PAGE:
Sunday, May 26, 2013

How to get better mileage and more performance.

A strange thing started happening on my commute to work this week.

Without so much as lifting the hood, my little red corolla was suddenly getting better gas mileage.  It even seemed to have better performance.  I was passing Porches and careening past Cadillacs.

The secret is actually pretty simple.

I wasn't towing a car loan anymore.

That's right folks, my car is paid off.  To celebrate, let's look at some statistics and do a little math.  (I promise not to make this a complete math geek post)

According to, the average car payment in the US today is around $479/month.  (and I thought ($375 was bad).

Let's consider what you're losing out on if you're sinking $479 every month into something that is going down in value.  What else could you do with that money?  How about save it?

Let's say you're incredibly lazy, and just dump it in a savings account from age 30 to age 65.

35 years x 12 months/year x $479/month x who cares about the interest because a savings account doesn't pay enough to matter = $201,180

Drive a beater now, pay cash for a Lamborghini when you retire.  You could do worse.

You could also do MUCH better.

Broke people will often insist that earning 6-8% in a mutual fund is respectable.  I'd say those people are idiots, but we'll come back to that.

Stick $479 in a 7% mutual fund through your 401k or  Roth IRA, and then stick another $479 in there every month for 35 years, and you'll have over $824,000 at retirement.

Some may worry about the ups and downs in the stock market, and that's reasonable if you're going to be touching the money any time soon.  However, if you're going to be leaving the money alone for a long time (10 or more years) mutual funds are an extremely save place to put your money.  The horrible stock market crash of '08 was bad, but if you simply left your money in your mutual funds, almost all of them had regained 100% of their value by the end of the year, and this year we've set new record highs for the stock market.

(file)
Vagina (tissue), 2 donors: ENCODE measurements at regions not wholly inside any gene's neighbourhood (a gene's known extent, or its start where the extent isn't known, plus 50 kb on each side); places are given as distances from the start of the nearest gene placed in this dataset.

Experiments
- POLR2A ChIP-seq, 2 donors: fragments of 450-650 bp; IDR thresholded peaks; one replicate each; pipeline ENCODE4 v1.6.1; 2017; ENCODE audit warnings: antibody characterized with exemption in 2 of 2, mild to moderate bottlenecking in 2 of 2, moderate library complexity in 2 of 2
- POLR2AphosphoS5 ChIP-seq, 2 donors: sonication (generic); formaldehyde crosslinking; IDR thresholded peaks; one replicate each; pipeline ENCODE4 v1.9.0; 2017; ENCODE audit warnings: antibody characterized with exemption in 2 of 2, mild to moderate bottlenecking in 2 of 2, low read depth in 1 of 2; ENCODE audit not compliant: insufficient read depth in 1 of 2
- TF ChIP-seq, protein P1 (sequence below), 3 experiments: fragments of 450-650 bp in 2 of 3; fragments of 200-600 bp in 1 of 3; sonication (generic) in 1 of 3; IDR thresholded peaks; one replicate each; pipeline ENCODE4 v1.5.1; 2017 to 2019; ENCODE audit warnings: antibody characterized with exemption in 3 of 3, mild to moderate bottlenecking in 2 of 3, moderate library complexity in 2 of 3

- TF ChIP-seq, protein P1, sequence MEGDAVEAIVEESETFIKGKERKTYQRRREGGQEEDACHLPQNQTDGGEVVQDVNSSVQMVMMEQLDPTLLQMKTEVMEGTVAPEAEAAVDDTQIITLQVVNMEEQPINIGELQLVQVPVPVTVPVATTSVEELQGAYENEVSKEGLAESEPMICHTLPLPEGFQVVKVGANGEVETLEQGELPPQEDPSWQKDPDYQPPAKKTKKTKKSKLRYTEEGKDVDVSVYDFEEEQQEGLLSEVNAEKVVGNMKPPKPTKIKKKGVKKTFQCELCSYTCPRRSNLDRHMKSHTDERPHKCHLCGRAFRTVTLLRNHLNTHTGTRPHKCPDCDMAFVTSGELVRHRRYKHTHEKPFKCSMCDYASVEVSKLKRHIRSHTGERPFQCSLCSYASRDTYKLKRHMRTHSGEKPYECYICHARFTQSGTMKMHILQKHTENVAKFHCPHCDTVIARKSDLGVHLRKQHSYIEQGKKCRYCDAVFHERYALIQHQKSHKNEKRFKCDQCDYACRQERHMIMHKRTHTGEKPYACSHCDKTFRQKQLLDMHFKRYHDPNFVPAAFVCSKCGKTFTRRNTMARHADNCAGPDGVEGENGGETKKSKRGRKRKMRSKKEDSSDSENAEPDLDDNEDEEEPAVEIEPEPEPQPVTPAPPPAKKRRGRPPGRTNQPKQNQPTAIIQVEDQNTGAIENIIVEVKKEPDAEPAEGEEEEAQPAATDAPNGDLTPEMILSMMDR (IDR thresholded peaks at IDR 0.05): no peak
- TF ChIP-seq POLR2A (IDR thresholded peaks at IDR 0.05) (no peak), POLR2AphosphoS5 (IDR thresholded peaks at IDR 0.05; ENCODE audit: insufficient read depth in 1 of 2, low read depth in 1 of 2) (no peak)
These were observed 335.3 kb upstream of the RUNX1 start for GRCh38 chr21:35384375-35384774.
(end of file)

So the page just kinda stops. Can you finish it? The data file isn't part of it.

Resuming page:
As Dave Ramsey often says, the only people who get hurt on a roller coaster are the ones who jump off.  (and this guy)

I mentioned that thinking 6-8% on a mutual fund was respectable was for idiots (and to be fair, it's reasonable for those who are close enough to retirement that their risk tolerance is much lower).

Why do I say that?

Simple.  I currently own 4 different mutual funds in my 401k.  The crappiest fund I own earned over 16% this year, and has 10 year track record with an annual average of 11.4%.  My best mutual fund has a 10 year average of about 15%.  I'm not talking about this month, or this year.  I'm talking about a 10 year track record here.  That means that it averaged 15% including the crash in '08.  Yes, every one of them lost money in '08, but every one of them has earned so much before and since then, that the average is still 12-15%.  Let's be conservative and pretend that the best you can do is 12.5%

Would you like to know what $479 per month for 35 years works out to?


By all means, please feel free to check my math.  It's okay.  I'll wait.  Here, I'll even help you out.  Click here.

I can hear the objections already.

But, Stephen, I have to own a car.  I need transportation.

Thanks for that, Captain Obvious.  You're right, unless you live in a major metropolitan area, you probably do need a car, and you may need one even then.  However, you Don't Need™ a new car.

But, Stephen, my car payment is only $250, and I'd have to spend $1000 a year on repairs if I didn't have a relatively new car.

That's fine.  Spend your $1000 a year on repairs and replacements, and we're still talking about $567,436.57.

Save a little money

Pay cash for a car

Retire a millionaire